Implementation of minimum income scheme proposed by Congress not an easy task, say experts
Financing Congress President Rahul Gandhi's minimum income scheme, aiming to lift five crore families or 25 crore people out of poverty, may be an uphill task, said several leading economists and social scientists.
On Monday, Rahul Gandhi announced that under 'Nyay',an acronym for Nyuntam Aay Yojana
Nyay would require run up an annual bill of Rs 3.60 lakh crore, or around 1.7% of GDP, which, for 2019-20, is pegged at 210 lakh crore
Under the scheme, any family having a monthly income less than Rs 12,000 would receive Rs 6,000 monthly
New Delhi: Congress President Rahul Gandhi's minimum income scheme, aiming to lift five crore families or 25 crore people out of poverty, reflects a commitment to social security, but financing it may be an uphill task, said several leading economists and social scientists.
Gandhi on Monday, announced that under 'Nyay',an acronym for Nyuntam Aay Yojana, Rs 72,000 will be given to the poorest families every year if his party returns to power, while calling it a final assault on poverty.
Nyay would require run up an annual bill of Rs 3.60 lakh crore, or around 1.7 percent of GDP, which, for 2019-20, is pegged at 210 lakh crore. The Congress is yet to spell out how resources will be generated to implement the scheme amid concerns that its implementation may not be fiscally prudent.
"NYAY reflects a welcome commitment to social security. The soundness of this proposal, however, depends on how it is to be financed and how the poorest 20 per cent are to be identified. Hopefully, the proposal will improve even as the commitment remains," Development Economist Jean Dreze told PTI.
Under the scheme, any family having a monthly income less than Rs 12,000 would receive Rs 6,000 monthly.
Syeda Hameed, former member of Planning Commission gave a thumbs up to the scheme though she admitted that it could result in a "fiscal burden" on the exchequer.
"It can change the face of India. It will be a fiscal burden, but there is enough ill gotten money with billionaires which can be put to use by a leader who is honest and who cares," she said.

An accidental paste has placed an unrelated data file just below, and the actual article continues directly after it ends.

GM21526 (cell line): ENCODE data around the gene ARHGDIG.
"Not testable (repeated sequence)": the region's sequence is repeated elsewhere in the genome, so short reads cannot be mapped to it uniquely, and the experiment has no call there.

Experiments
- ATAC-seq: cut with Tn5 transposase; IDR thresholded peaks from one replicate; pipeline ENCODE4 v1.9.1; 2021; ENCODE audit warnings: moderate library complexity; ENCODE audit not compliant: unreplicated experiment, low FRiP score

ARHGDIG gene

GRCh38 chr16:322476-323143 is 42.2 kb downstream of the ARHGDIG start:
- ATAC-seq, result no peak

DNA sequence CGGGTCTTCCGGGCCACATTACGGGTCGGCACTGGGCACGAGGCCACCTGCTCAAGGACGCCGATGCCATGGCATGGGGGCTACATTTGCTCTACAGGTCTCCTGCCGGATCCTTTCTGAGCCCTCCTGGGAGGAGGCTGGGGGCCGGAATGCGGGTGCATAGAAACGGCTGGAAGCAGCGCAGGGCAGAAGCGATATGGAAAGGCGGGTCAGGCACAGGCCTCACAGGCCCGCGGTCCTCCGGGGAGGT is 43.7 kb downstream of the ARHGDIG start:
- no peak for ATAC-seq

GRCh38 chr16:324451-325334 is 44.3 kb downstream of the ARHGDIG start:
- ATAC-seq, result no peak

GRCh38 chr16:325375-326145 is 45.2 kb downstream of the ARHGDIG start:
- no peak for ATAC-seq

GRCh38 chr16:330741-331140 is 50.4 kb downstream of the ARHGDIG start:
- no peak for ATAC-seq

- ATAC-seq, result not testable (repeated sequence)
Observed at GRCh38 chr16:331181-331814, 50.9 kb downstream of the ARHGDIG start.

Abhijit Sen, a retired professor at Jawaharlal Nehru University (JNU) who was also a member of the erstwhile Planning Commission said, "It is going to cost a lot of money. And it is going to be an implementation issue."
Right to food activist Harsh Mander said he welcomed the scheme because it brought the real issues of the poor at the centre of the political discourse and also recognised the inequality prevailing in the country.
"India's tax to GDP ratio is among the lowest in the world. We are just not taxing the super rich. Our subsidies to the rich and middle class is at least three times as much as we give to the poor, so we need to reorganise our subsidies to include the poor.
"If we have a fully functioning employment guarantee programme, both for urban and rural areas, and if we have an effective pension programme for poor and person with disabilities, then those who still fall through the cracks would be covered by this program," he said.
Economist Sen suggested that while implementing the scheme, the obvious thing that the Congress can do is to link it to something such as NREGA.
"You don't identify; people come to work. So, if you can increase the number of days on which the people are eligible to work, that would serve the purpose as far for those who can work.
"For the old and the disabled you just transfer cash transfer. To transfer cash to the working age population, which is a large population, you will need to know their incomes and all that. That is a very difficult thing to do," he said.
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